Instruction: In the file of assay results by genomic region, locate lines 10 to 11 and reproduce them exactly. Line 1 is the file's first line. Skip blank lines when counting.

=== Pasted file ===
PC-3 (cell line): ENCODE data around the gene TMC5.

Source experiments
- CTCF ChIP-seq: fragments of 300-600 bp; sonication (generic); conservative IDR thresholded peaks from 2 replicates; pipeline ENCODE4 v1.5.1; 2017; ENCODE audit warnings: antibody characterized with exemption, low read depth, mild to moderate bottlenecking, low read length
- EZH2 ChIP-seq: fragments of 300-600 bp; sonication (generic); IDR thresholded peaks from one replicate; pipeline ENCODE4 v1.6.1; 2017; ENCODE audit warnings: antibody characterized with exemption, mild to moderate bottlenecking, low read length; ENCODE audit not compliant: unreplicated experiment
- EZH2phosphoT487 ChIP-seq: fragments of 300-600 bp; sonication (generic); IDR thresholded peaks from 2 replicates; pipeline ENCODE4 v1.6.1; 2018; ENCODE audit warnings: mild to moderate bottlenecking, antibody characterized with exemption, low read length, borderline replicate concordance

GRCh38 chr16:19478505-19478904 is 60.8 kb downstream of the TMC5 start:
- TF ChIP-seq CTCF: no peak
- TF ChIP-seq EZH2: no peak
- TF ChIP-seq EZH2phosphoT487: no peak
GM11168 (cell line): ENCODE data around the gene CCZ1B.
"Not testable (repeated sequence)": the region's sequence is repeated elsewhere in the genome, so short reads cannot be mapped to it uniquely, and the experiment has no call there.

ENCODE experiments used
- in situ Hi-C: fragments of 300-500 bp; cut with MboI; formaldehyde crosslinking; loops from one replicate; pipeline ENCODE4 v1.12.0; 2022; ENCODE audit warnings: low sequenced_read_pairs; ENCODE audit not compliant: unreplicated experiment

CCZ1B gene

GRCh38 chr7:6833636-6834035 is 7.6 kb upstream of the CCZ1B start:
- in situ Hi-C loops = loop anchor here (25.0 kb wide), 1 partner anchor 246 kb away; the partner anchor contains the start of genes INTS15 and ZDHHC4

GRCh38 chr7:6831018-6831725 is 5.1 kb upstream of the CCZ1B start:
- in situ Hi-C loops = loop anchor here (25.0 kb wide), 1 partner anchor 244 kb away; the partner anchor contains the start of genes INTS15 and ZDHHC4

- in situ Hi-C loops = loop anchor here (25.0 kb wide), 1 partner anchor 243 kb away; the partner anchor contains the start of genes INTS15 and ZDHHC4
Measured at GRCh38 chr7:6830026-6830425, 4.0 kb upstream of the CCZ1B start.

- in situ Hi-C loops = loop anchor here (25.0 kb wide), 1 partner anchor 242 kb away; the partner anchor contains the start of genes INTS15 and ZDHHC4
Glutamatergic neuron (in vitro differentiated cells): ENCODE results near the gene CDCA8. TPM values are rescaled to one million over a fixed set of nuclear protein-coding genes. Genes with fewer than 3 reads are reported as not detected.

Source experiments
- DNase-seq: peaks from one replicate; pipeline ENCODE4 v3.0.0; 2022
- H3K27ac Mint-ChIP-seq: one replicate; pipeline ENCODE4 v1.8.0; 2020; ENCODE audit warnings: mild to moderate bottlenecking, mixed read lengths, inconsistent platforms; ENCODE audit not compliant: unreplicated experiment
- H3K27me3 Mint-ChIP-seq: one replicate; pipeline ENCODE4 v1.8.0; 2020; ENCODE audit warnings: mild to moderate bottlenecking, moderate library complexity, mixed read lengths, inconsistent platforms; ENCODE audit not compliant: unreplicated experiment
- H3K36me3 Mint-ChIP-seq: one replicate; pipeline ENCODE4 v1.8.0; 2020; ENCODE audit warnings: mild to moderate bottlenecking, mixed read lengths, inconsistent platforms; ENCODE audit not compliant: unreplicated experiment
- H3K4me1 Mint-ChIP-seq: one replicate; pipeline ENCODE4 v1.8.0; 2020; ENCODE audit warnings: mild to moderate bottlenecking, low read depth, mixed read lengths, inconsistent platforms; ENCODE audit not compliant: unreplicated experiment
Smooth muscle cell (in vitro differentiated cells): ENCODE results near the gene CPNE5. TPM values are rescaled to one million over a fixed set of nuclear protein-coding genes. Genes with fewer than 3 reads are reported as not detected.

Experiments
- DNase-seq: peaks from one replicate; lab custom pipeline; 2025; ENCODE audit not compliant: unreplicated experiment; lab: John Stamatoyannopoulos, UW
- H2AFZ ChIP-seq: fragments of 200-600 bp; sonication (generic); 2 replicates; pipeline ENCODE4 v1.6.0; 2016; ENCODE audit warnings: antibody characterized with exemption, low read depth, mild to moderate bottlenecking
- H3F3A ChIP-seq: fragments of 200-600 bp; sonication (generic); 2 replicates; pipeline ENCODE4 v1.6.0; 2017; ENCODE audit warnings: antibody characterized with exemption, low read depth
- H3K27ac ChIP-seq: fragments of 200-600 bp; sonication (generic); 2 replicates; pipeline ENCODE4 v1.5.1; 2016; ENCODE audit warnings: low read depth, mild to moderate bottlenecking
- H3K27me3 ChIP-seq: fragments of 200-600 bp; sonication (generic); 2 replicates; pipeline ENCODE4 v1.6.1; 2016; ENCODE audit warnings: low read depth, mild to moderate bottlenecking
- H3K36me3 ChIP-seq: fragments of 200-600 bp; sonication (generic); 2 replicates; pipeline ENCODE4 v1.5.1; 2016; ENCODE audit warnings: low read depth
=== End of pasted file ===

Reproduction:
GM11168 (cell line): ENCODE data around the gene CCZ1B.
"Not testable (repeated sequence)": the region's sequence is repeated elsewhere in the genome, so short reads cannot be mapped to it uniquely, and the experiment has no call there.